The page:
Mohawk First Nation members vow to not back down as pipeline protests continue
Prime Minister Justin Trudeau will address lawmakers Tuesday morning as indigenous-rights protests that have brought rail traffic to a halt across Canada drag on.
Blockades in British Columbia, where some hereditary chiefs oppose a new natural gas pipeline by TC Energy Corp., and solidarity protests along the key Montreal-to-Toronto corridor in Ontario forced Canadian National Railway Co. to shut down a large part its network last week.
The crisis has stalled the flow of goods — including oil for export and propane needed for heating — in the sprawling, trade-dependent nation and prompted Via Rail, Canada’s primary intercity passenger service, to cancel nearly all trains.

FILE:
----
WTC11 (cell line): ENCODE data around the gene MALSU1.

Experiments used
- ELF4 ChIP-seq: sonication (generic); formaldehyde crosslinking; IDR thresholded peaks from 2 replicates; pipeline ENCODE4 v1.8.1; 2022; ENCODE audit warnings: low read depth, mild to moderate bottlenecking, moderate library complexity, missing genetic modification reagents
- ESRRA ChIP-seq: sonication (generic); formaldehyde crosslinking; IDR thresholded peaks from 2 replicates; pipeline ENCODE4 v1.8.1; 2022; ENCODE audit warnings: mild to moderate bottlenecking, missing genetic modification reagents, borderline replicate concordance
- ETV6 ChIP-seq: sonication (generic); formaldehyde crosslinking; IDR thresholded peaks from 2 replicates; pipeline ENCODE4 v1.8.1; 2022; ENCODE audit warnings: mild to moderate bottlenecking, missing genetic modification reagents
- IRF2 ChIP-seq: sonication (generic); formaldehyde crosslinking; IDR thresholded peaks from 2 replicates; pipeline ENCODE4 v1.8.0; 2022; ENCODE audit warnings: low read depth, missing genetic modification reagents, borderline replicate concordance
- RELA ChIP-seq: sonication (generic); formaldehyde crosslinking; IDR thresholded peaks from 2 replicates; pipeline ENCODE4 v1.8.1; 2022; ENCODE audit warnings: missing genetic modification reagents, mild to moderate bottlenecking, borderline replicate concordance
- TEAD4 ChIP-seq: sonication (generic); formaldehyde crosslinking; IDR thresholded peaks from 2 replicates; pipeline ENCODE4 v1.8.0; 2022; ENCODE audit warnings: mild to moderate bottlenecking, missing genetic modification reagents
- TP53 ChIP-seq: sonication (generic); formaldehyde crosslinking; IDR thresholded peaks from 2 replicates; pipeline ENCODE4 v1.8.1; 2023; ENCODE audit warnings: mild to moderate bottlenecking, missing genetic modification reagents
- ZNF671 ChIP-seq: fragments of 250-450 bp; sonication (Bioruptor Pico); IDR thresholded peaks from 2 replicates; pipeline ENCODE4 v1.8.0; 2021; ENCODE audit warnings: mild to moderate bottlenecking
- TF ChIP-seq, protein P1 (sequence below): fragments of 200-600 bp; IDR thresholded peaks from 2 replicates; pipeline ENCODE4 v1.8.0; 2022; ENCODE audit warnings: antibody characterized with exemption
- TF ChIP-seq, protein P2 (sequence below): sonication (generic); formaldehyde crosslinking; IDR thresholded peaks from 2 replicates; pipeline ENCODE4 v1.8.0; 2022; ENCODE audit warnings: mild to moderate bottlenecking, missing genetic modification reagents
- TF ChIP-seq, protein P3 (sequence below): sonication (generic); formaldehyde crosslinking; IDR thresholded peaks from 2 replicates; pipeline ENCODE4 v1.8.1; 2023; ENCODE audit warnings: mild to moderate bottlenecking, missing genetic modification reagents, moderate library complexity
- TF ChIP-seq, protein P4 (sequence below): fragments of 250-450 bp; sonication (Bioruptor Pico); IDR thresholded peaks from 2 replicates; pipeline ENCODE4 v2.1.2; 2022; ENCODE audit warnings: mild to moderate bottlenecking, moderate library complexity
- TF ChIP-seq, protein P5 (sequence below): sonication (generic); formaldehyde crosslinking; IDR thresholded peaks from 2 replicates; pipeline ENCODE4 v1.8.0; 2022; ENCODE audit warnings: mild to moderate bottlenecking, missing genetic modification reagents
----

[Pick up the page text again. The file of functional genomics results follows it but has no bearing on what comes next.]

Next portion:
Trudeau had planned to spend the first part of this week lobbying Caribbean leaders to back his bid for a seat on the United Nations Security Council. But he was forced to scrap that trip late Sunday and convene an emergency meeting of key ministers in Ottawa on Monday.
His government has prioritized improving relations with First Nations, and is leery of actions that could spark a repeat of violent clashes between the authorities and indigenous communities in the past. Trudeau “stressed the importance of resolving the situation in a peaceful manner, with continued dialog to address underlying issues in the spirit of reconciliation,” according to a statement from his office.
The prime minister will address the crisis in the Ottawa legislature at 11 a.m., his office said.